ities all over the world are investing in infrastructure like fiber-optic networks, a range of sensors, and interactive touch-screens and in practices like open data collection in a race to become “smart and connected.” Cities are rushing to get “smart” in order to create new economic opportunities, to take advantage of potential systems efficiencies, and to not be left behind the technological curve. They’re making smart-city investments with the best of intentions to improve quality of life and increase opportunities for commerce, tourism, and their citizens alike.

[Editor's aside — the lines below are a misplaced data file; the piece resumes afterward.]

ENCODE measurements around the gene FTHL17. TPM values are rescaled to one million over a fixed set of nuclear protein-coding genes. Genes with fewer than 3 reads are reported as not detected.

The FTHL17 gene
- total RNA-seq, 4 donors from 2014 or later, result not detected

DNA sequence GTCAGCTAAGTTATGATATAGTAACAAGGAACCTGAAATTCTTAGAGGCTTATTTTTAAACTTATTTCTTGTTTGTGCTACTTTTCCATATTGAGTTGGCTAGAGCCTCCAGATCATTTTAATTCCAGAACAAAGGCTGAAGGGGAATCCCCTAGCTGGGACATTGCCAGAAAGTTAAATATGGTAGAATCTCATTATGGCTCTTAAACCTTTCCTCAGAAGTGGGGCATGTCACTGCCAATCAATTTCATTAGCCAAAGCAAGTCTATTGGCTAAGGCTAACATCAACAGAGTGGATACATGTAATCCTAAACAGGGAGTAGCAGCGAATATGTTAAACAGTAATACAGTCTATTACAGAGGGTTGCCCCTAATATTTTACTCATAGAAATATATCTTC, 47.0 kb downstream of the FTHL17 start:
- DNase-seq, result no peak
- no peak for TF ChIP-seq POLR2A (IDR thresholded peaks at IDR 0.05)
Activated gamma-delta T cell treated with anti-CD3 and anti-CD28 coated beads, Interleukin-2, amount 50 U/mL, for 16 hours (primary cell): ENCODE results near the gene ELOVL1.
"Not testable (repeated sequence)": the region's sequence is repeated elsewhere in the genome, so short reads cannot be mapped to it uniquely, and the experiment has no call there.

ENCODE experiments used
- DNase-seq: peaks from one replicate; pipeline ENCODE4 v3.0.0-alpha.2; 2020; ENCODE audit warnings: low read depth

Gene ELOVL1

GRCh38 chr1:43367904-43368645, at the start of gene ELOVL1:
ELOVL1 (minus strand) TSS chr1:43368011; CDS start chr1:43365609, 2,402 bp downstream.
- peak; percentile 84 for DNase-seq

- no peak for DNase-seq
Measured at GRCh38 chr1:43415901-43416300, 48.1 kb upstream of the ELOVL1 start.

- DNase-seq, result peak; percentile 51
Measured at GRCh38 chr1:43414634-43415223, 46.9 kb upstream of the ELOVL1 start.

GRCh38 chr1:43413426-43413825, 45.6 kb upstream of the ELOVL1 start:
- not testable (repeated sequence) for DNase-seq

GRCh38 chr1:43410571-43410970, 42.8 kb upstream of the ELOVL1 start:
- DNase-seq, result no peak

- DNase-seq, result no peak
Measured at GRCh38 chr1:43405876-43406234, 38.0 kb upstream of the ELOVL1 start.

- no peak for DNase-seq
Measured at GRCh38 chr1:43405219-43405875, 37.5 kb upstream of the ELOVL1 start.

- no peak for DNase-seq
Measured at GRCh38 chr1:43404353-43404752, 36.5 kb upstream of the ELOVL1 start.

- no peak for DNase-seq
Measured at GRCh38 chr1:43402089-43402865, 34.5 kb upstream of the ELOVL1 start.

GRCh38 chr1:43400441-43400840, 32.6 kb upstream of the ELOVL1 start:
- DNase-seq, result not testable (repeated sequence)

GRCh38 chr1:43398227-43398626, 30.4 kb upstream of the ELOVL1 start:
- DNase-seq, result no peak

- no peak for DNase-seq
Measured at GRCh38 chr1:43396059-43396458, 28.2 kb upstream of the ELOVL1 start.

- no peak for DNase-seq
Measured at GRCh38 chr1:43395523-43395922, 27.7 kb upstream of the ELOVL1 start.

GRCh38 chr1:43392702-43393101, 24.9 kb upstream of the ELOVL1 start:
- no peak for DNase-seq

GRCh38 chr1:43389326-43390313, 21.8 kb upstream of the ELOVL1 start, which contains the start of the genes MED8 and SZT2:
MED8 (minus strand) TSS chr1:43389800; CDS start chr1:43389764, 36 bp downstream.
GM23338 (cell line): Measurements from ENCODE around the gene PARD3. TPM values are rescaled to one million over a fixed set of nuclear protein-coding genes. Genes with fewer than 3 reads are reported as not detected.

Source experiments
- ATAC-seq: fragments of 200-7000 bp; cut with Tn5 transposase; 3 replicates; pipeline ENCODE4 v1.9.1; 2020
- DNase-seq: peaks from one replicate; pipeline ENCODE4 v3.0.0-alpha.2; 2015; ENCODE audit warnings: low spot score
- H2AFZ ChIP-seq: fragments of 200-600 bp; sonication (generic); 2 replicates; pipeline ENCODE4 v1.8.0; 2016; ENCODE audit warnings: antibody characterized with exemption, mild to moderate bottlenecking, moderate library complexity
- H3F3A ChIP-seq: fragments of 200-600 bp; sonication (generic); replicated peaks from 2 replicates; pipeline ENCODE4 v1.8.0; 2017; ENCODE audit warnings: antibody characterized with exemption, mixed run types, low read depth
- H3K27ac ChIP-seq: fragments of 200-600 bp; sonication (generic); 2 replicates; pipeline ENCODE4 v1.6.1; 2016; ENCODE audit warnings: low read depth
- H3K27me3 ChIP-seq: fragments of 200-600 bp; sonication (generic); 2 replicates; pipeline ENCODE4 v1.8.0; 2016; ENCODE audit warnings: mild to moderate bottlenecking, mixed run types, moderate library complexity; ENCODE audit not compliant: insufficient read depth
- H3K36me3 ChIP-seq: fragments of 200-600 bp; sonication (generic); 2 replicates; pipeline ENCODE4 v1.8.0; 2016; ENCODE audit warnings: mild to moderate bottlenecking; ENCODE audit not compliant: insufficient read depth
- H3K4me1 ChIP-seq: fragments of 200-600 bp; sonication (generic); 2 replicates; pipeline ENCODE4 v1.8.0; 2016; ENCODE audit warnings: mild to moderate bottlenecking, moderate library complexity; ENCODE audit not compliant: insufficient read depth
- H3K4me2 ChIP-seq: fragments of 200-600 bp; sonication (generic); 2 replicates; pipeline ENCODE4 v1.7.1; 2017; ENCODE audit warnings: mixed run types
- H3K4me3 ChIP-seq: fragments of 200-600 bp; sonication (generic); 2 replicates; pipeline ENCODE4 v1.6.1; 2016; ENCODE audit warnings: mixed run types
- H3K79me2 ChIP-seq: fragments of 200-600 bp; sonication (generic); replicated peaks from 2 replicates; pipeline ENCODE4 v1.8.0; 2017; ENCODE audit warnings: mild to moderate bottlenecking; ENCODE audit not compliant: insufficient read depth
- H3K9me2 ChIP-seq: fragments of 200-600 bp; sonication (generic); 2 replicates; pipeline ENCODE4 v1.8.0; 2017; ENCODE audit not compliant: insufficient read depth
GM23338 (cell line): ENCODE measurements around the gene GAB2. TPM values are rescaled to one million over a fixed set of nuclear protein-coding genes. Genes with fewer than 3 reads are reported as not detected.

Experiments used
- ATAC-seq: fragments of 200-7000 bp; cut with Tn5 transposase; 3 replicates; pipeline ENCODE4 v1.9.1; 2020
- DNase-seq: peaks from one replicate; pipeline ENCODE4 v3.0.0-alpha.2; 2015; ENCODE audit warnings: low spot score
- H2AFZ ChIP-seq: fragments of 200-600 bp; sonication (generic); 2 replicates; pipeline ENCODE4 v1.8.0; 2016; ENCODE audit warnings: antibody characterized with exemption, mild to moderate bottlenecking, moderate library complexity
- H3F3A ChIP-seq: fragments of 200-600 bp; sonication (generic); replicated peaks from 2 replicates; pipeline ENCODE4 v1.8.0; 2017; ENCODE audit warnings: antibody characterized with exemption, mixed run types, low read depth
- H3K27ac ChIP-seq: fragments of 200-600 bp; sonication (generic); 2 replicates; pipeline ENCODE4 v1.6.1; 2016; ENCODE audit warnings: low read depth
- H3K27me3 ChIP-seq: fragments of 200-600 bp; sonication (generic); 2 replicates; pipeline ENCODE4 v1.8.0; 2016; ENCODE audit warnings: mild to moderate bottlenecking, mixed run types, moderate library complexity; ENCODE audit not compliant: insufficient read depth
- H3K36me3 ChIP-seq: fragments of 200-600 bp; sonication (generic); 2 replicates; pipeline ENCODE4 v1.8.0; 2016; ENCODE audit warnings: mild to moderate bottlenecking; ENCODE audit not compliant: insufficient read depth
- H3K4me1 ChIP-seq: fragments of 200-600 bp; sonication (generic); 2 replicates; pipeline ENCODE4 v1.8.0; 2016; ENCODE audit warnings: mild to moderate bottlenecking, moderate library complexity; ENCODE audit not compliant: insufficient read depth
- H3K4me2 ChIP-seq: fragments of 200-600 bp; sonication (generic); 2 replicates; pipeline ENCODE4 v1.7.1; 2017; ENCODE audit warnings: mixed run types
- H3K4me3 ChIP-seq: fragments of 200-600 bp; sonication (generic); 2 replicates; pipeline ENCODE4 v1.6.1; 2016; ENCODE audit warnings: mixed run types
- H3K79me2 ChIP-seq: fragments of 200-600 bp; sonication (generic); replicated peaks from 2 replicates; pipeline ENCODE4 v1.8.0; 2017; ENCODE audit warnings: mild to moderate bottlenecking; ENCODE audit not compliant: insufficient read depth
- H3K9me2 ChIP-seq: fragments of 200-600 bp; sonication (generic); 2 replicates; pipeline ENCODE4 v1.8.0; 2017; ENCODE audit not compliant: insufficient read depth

As part of these smart and connected investments, many communities are developing smart-city strategies to guide development and implementation. For example, members of the Mayors Bistate Innovation Team published a digital playbook in 2011 in order to leverage a newly installed Google Fiber network to spark economic development, advance opportunities, and improve daily life in Kansas City. In 2013, the mayor of London formed the Smart London Board, which published the “Smart London Plan” to harness “the creative power of new technologies to serve London and improve Londoners’ lives.“ The plan lays out the numerous ways the city will utilize technology and big data to re-create London not only as a cutting-edge city, but as one able to handle the influx of people expected to move there by 2030. Creating and executing such a plan in a way that is intentionally responsive and relevant to the whole of a community can create the opportunity for a city to go beyond “smart” and instead become an “intelligent community.” This is, of course, easier said than done, but some essential steps toward enabling an intelligent community to flourish are outlined below….Read More